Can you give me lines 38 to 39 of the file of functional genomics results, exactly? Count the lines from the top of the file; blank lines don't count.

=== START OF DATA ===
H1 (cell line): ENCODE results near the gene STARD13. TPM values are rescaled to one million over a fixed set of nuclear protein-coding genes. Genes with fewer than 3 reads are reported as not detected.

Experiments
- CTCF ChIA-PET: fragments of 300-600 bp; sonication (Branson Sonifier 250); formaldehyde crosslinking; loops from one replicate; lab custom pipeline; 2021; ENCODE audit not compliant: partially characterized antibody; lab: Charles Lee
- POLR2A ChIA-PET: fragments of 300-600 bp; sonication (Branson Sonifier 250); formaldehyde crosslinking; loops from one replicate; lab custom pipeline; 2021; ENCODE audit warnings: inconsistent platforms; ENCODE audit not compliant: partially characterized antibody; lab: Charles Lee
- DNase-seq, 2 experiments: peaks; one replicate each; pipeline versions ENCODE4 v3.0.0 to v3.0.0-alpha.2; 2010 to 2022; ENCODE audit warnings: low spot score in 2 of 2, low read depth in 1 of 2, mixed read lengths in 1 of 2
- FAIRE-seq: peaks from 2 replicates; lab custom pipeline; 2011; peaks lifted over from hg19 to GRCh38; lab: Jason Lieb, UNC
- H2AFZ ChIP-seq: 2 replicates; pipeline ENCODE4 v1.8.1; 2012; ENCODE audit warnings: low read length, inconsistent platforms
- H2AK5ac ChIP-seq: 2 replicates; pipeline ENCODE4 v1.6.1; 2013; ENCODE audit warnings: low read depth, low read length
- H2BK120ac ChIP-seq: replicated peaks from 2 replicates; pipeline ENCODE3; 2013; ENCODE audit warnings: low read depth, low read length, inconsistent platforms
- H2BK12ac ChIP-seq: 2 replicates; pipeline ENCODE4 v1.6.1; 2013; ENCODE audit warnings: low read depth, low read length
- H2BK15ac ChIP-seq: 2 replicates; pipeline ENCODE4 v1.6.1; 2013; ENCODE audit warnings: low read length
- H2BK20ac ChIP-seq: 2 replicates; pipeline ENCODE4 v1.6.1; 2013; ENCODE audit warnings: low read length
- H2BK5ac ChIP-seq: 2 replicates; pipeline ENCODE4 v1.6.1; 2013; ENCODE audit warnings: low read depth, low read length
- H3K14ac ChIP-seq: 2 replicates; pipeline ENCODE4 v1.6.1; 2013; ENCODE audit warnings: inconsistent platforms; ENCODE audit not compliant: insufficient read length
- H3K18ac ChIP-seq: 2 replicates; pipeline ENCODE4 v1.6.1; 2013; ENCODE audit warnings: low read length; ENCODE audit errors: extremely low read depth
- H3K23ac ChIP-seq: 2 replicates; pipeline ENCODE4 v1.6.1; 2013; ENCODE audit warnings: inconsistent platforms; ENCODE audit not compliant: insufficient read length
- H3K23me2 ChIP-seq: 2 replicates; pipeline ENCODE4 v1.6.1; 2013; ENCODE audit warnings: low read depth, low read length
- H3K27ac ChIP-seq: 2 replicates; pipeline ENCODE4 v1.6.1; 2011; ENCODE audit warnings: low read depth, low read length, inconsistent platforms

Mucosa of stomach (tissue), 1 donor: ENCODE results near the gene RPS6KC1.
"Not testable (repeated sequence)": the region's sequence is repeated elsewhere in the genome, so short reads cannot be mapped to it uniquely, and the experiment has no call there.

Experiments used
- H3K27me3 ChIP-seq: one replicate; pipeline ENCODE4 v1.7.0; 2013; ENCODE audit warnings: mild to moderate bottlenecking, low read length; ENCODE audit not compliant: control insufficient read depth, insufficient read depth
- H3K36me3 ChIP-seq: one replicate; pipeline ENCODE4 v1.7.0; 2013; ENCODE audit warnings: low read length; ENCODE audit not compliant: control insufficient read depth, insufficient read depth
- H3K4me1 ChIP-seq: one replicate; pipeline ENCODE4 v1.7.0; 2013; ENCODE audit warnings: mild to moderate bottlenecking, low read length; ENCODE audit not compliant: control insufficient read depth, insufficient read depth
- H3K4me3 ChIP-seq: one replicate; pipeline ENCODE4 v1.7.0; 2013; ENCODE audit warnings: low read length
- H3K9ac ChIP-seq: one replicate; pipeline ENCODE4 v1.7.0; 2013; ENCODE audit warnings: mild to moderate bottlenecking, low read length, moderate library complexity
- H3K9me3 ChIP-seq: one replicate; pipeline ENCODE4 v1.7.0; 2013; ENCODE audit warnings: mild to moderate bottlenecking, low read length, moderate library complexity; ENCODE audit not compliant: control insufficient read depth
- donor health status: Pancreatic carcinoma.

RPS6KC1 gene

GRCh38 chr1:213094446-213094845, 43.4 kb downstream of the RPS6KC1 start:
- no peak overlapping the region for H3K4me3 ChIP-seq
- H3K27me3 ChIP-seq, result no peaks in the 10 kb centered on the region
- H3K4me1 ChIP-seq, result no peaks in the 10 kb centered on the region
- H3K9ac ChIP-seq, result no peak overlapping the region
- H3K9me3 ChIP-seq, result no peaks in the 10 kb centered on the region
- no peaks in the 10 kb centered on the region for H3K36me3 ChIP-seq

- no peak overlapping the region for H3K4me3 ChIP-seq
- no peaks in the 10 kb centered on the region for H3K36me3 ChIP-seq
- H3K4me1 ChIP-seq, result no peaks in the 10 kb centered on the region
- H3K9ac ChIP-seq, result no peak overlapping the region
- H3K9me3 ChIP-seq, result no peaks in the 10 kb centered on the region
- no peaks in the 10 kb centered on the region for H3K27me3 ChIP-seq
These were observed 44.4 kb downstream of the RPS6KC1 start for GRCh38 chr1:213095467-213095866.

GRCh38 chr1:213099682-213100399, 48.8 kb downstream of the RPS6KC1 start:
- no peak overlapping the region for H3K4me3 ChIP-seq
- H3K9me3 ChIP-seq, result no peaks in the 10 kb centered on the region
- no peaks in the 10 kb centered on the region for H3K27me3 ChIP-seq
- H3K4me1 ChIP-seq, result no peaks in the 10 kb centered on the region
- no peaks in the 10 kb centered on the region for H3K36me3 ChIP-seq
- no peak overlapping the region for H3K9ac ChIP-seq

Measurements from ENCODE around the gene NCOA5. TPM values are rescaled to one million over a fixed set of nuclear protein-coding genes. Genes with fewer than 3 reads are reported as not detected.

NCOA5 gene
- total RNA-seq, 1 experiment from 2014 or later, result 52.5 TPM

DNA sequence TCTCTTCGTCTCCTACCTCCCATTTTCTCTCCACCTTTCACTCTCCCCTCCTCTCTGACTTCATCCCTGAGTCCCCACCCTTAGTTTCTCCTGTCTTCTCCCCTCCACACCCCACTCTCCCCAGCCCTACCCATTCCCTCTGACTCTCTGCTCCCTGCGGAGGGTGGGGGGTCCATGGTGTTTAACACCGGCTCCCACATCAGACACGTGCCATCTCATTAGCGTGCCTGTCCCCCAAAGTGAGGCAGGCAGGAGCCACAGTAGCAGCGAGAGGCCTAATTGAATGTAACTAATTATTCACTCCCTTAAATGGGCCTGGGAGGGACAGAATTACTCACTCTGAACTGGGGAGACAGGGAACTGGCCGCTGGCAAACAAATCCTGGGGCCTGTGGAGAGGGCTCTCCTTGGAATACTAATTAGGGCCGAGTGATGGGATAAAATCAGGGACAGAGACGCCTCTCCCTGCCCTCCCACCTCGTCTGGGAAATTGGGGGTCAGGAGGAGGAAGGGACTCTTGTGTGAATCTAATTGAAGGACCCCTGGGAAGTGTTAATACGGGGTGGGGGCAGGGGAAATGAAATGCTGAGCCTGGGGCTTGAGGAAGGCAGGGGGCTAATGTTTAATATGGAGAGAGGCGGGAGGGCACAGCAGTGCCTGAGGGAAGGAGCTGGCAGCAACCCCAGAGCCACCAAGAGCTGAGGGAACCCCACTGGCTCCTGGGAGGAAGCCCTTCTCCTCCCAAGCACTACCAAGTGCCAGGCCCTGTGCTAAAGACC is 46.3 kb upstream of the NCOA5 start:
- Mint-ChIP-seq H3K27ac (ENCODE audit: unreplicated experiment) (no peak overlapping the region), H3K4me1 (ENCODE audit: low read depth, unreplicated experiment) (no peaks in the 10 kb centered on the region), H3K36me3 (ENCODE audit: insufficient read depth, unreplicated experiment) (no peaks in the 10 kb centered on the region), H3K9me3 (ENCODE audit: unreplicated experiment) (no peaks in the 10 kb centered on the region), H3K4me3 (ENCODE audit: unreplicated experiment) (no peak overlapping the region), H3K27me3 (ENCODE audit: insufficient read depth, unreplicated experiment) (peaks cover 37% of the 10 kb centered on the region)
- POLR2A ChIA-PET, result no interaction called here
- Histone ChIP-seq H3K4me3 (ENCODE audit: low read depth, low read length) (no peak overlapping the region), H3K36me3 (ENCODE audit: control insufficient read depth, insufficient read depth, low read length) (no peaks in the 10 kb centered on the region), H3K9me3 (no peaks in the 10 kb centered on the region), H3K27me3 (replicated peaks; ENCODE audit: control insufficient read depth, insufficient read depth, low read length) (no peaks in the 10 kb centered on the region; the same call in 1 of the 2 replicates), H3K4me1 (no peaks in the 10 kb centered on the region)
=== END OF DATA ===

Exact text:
- no peaks in the 10 kb centered on the region for H3K36me3 ChIP-seq
- H3K4me1 ChIP-seq, result no peaks in the 10 kb centered on the region